Difamilast, a selective phosphodiesterase 4 inhibitor, ointment in paediatric patients with atopic dermatitis: a phase III randomized double-blind, vehicle-controlled trial

H Saeki, N Baba, K Ito, D Yokota, H Tsubouchi
British Journal of Dermatology 2022, 186 (1): 40-49

BACKGROUND: In atopic dermatitis (AD), phosphodiesterase 4 (PDE4) inhibition reduces proinflammatory mediators and cytokines. Difamilast is a new selective PDE4 inhibitor.

OBJECTIVES: To demonstrate the superiority of topical difamilast to vehicle in Japanese paediatric patients with AD.

METHODS: This was a phase III randomized, double-blind, vehicle-controlled trial. Patients aged 2-14 years with an Investigator Global Assessment (IGA) score of 2 or 3 received difamilast 0·3% (n = 83), difamilast 1% (n = 85) or vehicle (n = 83) ointment twice daily for 4 weeks.

RESULTS: The primary endpoint was the percentage of patients with an IGA score of 0 or 1 with improvement by at least two grades at week 4. The success rates in IGA score at week 4 were 44·6%, 47·1% and 18·1% in the difamilast 0·3%, difamilast 1% and vehicle groups, respectively. Both difamilast groups demonstrated significantly higher success rates in IGA score compared with vehicle at week 4 [difamilast 0·3% (P < 0·001); difamilast 1% (P < 0·001)]. Regarding secondary endpoints, improvements in Eczema Area and Severity Index (EASI; improvement of ≥ 50%, ≥ 75% and ≥ 90% in overall score) at week 4 were significantly higher in patients in the difamilast 0·3% and 1% groups than those in the vehicle group. EASI score in the difamilast 0·3% and 1% groups was significantly reduced compared with that of patients in the vehicle group at week 1. The significant difference between both the difamilast groups and the vehicle groups was maintained from week 1 through to week 4. Most treatment-emergent adverse events were mild or moderate, and no serious events or deaths were reported.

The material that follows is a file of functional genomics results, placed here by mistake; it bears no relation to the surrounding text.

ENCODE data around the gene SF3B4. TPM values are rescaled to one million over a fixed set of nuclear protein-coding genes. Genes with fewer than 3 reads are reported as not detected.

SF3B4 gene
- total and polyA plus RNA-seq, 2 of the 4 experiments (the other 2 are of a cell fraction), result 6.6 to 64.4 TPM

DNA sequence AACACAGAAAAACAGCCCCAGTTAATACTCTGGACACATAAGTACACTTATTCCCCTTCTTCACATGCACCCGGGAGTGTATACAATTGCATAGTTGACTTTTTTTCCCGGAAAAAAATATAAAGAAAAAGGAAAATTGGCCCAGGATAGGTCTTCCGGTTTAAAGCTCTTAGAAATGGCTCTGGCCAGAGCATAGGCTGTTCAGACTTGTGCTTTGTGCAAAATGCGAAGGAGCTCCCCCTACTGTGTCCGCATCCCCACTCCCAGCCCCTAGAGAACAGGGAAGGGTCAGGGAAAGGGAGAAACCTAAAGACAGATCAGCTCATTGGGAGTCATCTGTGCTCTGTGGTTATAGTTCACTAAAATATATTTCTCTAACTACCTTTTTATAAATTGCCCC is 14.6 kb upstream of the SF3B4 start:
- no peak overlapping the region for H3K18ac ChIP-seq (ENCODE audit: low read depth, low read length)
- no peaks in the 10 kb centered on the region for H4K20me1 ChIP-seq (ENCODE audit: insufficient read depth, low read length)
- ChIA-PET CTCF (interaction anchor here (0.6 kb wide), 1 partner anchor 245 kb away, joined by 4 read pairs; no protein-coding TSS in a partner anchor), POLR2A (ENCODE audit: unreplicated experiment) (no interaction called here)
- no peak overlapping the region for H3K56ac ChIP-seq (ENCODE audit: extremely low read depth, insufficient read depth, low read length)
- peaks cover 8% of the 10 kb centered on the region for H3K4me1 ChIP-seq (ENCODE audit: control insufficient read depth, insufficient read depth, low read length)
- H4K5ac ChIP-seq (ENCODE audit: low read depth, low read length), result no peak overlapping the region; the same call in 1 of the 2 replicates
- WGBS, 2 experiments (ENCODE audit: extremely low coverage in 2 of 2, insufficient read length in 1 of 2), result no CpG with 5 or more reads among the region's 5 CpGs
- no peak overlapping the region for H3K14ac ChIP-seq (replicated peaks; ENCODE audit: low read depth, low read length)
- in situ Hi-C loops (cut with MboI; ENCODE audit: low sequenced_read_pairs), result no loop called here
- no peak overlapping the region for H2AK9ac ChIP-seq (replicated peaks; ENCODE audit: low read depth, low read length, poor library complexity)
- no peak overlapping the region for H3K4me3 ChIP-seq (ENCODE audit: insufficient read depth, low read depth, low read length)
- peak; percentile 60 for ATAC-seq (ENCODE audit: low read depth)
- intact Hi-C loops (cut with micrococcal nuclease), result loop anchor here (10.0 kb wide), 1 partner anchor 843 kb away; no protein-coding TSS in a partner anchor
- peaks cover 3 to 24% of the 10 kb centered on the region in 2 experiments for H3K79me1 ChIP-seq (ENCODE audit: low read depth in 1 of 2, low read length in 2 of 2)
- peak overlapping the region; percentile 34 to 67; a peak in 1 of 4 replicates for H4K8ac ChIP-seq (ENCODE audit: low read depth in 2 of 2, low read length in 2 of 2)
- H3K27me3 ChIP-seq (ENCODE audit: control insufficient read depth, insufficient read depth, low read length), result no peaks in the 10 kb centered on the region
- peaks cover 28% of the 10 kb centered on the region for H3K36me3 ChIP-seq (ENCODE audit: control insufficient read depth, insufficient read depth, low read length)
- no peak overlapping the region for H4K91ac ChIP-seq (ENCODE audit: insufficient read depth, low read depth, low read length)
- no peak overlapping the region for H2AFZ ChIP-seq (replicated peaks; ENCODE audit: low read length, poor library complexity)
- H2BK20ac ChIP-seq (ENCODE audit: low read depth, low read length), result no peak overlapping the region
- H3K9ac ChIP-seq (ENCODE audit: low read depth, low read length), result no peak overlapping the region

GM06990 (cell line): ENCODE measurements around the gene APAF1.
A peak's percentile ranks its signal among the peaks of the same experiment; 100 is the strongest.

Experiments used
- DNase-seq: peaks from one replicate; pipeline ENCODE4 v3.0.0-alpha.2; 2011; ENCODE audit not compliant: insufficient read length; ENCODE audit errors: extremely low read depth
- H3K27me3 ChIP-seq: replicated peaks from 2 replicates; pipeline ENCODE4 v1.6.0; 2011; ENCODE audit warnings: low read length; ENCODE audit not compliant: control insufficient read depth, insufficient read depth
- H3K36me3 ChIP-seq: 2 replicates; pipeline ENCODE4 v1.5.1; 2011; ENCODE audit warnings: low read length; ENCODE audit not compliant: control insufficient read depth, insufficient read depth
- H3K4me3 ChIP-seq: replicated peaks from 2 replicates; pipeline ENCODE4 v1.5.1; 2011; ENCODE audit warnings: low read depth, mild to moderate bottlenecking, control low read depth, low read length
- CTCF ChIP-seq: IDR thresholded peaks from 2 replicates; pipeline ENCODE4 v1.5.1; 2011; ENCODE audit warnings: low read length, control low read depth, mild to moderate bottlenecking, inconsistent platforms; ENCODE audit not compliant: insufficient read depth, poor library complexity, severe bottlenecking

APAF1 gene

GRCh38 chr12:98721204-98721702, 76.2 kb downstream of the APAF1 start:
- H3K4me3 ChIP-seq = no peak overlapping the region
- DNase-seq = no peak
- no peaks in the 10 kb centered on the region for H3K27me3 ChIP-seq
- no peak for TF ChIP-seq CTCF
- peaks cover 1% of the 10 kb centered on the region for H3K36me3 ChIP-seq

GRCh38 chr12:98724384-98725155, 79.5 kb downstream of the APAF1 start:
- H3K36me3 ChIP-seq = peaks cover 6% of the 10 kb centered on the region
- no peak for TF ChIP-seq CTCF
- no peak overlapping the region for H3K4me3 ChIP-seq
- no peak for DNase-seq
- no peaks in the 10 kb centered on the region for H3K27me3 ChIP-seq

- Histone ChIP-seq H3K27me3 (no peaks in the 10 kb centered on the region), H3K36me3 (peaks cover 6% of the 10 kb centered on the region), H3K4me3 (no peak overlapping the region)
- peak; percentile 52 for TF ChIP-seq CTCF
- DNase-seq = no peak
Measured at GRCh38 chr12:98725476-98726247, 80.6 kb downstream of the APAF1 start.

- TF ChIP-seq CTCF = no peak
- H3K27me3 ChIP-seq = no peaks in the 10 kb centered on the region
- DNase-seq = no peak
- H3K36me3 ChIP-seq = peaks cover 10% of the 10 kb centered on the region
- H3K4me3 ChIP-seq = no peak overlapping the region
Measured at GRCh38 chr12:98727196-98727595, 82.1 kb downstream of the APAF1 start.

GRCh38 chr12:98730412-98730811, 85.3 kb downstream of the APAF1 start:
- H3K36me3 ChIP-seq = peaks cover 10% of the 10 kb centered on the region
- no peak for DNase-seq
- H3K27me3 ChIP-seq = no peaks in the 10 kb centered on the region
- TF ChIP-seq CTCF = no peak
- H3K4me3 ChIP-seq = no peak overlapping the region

CONCLUSIONS: Difamilast 0·3% and 1% ointments are superior to vehicle and well tolerated in Japanese paediatric patients with AD.

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